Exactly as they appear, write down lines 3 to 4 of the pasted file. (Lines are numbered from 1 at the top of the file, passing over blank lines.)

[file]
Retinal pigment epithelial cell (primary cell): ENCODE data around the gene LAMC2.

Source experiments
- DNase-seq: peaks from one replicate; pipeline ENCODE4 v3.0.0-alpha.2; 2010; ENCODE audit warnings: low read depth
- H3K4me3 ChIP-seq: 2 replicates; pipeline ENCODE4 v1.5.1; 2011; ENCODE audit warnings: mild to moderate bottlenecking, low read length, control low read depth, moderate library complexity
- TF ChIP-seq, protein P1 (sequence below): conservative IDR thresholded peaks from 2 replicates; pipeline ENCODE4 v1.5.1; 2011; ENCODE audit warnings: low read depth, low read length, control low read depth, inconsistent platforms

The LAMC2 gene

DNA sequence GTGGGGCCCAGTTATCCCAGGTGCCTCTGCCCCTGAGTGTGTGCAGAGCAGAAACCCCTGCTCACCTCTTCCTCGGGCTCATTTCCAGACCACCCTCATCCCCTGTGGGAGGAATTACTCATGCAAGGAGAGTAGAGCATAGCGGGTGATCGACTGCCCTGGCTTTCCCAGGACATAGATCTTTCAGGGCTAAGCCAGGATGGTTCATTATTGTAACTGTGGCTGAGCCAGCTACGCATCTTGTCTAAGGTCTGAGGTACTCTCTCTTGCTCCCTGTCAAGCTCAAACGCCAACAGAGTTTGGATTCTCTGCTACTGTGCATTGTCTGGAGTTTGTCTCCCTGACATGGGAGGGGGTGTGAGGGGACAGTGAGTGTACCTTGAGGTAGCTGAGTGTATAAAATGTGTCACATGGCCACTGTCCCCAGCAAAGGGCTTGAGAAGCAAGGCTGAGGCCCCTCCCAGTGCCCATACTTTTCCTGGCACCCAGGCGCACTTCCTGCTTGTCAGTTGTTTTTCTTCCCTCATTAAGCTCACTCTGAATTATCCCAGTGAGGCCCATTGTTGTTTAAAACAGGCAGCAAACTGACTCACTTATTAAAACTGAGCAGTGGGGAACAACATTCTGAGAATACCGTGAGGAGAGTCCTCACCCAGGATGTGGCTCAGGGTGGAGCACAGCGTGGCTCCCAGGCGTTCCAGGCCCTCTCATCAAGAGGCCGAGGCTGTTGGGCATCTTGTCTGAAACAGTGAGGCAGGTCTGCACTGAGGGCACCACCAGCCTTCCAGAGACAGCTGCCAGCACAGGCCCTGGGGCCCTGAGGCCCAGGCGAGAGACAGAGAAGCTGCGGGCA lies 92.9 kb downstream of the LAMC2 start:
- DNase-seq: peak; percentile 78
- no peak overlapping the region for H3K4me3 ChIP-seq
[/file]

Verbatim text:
- DNase-seq: peaks from one replicate; pipeline ENCODE4 v3.0.0-alpha.2; 2010; ENCODE audit warnings: low read depth
- H3K4me3 ChIP-seq: 2 replicates; pipeline ENCODE4 v1.5.1; 2011; ENCODE audit warnings: mild to moderate bottlenecking, low read length, control low read depth, moderate library complexity